Who's better this year? Hyman. Bennett. And I guess Sinelli, though it's tough to tell since he wasn't playing D before this year. The drafted forwards are all stuck in neutral, occasionally doing something that flashes their talent but failing to pick up on the reasons Compher and Copp are outdistancing them in points. If not bailed out by the goaltending this year, Michigan would be well adrift of even the tenuous tourney spot they claim now.
Before the season I asserted it would be tough for the guys who don't like to skate to maintain that level of laissez faire because Copp and Compher would force them to act right. That has not been accurate. The guys without buckets of talent play hard; the ones with soft hands float around the perimeter of the ice, and always shoot on two-on-ones.
If the team's going to play like they did Friday with Guptill and like they did Saturday without, it might be time to move on. Unfortunately, Michigan cannot scratch everyone except Compher, Motte, Copp, and Hyman—I have worked this out on paper and there are not enough people—so they'll have to skate some frustrating guys. Nailing the king of coasting to the bench at least sends a message about, you know, trying when the puck's not on your stick.
Pairwise update, AKA RPI update. Michigan's RPI survived the series at Minnesota because Minnesota's real good at the RPI now downplays road games you lose. It did not do so well after the Penn State split. Michigan is 14th, which is right on the cutline. At the end of the year whoever's in that spot is watching the conference tournament results in a panic.
I know I said they were in good shape, but they blew a rather comfortable margin over their current spot with two losses to a team with four other wins on the year. Given the difficulty of the schedule they're facing, they are probably okay if they go 4-2 down the stretch, but that requires either sweeping the next two weekends (home and homes against Ohio State and Michigan State) or taking something off Minnesota.
Given how they're playing, I bet Michigan goes into that Minnesota series really needing a split. Old Yost would know something like this and be a-rage. New Yost will probably not.
Hyman's point totals are beginning to match his play. [Bill Rapai]
It's happening. Zach Hyman was out there being impossible to take the puck off of on the boards and generating chances off the cycle for the whole season; he was still stuck on like three points. That has changed as Michigan pairs him with guys like Motte and occasionally Compher. He is on a five game point streak and has a 2-4-6 line over the past three weekends; he's now up to 14 points, nipping on the heels of the guys in the second group of scorers behind Compher and Copp.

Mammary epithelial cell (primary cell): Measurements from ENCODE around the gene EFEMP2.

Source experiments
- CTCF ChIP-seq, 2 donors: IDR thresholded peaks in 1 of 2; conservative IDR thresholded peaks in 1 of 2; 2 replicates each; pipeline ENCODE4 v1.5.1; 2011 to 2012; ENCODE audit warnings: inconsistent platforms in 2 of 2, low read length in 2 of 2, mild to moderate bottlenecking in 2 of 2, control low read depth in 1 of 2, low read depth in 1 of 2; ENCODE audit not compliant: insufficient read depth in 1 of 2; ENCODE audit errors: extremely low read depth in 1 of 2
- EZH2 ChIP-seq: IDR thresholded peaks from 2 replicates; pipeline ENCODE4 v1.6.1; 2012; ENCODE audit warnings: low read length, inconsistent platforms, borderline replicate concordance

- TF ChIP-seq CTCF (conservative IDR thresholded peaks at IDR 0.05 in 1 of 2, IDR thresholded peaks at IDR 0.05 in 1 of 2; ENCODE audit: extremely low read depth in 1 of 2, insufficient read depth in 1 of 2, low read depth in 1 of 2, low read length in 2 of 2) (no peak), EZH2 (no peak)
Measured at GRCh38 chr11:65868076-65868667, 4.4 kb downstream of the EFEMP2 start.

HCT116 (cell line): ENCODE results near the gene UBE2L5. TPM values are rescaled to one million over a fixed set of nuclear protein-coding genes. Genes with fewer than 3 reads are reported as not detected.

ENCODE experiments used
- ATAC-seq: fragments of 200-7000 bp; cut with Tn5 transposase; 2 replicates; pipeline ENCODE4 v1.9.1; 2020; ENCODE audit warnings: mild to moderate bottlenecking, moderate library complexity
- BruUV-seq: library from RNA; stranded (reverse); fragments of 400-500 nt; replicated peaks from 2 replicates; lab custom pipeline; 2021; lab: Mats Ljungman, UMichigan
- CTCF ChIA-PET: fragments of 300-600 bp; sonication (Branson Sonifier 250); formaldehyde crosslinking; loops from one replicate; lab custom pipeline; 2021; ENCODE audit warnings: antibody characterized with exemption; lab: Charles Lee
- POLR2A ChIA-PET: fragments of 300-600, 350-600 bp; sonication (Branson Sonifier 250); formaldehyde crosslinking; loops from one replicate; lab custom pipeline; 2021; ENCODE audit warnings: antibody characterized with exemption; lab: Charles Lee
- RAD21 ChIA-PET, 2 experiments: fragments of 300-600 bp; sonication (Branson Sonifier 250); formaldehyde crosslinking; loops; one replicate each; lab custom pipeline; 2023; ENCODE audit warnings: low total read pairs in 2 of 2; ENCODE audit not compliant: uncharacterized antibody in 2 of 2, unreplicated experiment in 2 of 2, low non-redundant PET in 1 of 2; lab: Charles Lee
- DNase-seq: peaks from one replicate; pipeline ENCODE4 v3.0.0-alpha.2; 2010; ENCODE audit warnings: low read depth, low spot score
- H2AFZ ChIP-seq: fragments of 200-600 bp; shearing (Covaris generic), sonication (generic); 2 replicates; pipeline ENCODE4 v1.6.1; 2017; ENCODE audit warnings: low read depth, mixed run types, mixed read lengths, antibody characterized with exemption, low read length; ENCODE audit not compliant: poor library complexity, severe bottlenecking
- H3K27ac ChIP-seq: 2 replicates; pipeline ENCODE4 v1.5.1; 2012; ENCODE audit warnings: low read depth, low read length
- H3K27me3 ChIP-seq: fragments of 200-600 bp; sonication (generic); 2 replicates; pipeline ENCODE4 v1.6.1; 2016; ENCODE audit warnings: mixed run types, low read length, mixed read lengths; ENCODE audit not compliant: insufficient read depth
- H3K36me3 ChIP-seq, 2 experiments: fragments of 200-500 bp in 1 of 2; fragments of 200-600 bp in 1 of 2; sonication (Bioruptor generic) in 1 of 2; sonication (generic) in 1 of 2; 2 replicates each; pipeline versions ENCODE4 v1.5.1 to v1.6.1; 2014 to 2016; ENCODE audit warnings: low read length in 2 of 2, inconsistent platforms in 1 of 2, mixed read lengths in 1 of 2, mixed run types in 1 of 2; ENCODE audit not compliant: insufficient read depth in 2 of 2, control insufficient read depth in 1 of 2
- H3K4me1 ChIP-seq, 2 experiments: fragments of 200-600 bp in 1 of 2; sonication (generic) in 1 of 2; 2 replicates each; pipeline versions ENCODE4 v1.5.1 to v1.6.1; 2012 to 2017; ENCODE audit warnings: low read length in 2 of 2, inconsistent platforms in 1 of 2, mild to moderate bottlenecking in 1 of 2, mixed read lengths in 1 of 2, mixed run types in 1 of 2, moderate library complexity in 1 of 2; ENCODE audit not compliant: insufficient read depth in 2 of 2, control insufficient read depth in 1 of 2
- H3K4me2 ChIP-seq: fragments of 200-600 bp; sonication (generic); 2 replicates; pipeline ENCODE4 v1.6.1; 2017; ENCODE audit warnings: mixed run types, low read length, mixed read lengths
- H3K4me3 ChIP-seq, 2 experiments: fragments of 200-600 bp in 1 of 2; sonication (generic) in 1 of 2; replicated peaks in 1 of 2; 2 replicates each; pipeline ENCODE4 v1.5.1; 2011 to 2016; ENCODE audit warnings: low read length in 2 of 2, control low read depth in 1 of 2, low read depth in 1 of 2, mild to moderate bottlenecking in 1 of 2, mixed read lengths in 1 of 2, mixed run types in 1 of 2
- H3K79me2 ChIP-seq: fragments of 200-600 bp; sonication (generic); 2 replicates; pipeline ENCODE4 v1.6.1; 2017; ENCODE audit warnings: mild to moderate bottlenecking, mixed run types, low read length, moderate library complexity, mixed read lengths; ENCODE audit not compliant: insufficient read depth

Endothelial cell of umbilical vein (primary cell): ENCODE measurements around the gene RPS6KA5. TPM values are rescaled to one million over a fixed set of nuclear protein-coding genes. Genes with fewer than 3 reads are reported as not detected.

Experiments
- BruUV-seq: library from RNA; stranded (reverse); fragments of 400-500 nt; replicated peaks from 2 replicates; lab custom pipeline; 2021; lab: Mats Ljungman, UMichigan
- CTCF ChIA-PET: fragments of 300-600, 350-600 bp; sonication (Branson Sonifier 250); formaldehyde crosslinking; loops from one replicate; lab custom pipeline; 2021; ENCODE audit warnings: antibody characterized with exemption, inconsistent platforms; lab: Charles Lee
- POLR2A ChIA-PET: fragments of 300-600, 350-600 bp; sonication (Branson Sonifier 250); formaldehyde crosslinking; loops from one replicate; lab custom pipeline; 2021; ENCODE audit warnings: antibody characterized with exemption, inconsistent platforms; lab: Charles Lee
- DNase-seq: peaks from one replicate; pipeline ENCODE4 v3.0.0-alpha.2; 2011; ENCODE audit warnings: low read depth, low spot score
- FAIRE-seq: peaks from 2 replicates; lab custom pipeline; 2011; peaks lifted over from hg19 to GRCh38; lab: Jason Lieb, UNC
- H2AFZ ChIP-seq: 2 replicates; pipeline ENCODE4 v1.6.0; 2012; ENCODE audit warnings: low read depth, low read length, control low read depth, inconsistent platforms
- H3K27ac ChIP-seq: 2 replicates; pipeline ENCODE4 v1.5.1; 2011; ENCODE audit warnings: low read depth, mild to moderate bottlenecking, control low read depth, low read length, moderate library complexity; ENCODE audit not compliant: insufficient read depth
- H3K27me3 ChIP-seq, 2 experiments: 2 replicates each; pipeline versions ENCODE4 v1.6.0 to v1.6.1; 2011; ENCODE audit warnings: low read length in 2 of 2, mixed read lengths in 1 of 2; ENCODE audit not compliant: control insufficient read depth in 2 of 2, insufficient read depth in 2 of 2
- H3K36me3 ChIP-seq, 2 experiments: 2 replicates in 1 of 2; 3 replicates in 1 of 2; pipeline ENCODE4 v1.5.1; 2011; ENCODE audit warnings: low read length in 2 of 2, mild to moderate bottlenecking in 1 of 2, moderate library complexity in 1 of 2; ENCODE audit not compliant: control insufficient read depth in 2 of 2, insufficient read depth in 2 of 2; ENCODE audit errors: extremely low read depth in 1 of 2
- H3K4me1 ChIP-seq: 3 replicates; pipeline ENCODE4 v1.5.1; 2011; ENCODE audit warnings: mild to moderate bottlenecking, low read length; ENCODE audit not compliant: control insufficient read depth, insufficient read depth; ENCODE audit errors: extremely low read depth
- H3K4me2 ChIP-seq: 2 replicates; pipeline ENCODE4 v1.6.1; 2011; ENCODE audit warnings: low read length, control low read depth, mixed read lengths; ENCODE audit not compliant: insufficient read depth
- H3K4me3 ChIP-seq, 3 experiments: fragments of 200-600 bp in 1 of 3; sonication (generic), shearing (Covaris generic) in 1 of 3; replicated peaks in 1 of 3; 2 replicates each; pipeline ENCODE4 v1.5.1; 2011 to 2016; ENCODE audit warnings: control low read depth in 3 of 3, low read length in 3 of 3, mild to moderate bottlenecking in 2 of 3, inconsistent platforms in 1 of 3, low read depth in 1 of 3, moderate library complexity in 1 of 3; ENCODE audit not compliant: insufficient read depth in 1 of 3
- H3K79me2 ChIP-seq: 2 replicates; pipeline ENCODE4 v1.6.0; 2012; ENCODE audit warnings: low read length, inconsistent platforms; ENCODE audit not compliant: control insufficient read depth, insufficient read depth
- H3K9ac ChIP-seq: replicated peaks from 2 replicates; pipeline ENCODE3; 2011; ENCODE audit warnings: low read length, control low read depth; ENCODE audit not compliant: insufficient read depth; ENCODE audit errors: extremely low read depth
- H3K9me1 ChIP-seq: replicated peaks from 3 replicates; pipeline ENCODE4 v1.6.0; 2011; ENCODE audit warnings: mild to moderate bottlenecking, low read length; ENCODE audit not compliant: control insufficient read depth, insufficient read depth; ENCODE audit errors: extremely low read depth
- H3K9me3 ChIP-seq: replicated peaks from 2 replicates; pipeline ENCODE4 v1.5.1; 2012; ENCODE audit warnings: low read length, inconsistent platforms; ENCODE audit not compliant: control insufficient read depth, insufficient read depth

The Kile check. It looked bad live but on the GIF you can tell that the contact is not severe and happens at the dot. A two minute penalty to be sure, but didn't rise to the level of (another) five and a game.
The check on Bennett. A hard check directly to Bennett's chest where the opponent stopped striding well before the hit; clean. No idea why Bennett was not aware of the guy coming in; someone's got to yell at him about it.
Bennett is out this weekend, making it hard for Michigan against a decent OSU team with a somewhat fearsome back line. He may be back the week after.
2/23/2014 – Michigan 79 – Michigan State 70 – 19-7, 11-3 Big Ten
There's a point where you cannot deny the thing you dearly wish was not true. For Michigan football, that moment was a Raymon Taylor interception followed by a negative-yardage drive that sealed loss 5 of 6 at Spartan Stadium last fall. Or maybe it was before that. Maybe it was the collective dread experienced by the fanbase going in. Michigan played Michigan State, and everyone expected to lose.
When they did, and it was worse that anyone could have imagined, any lingering sense of superiority went up like a torch. Michigan ended up dead last in TFLs allowed. Michigan State went from an offense that couldn't get yard one against WMU—one that looked a lot like Michigan's, in fact—to a Big Ten Championship and Rose Bowl win.
Take your Rich Rodriguez excuses, your theories about how it's all about whether Michigan is down or up, and stuff them in the closet. There is only one way to look at Michigan State football: up. The countdown clock is justified.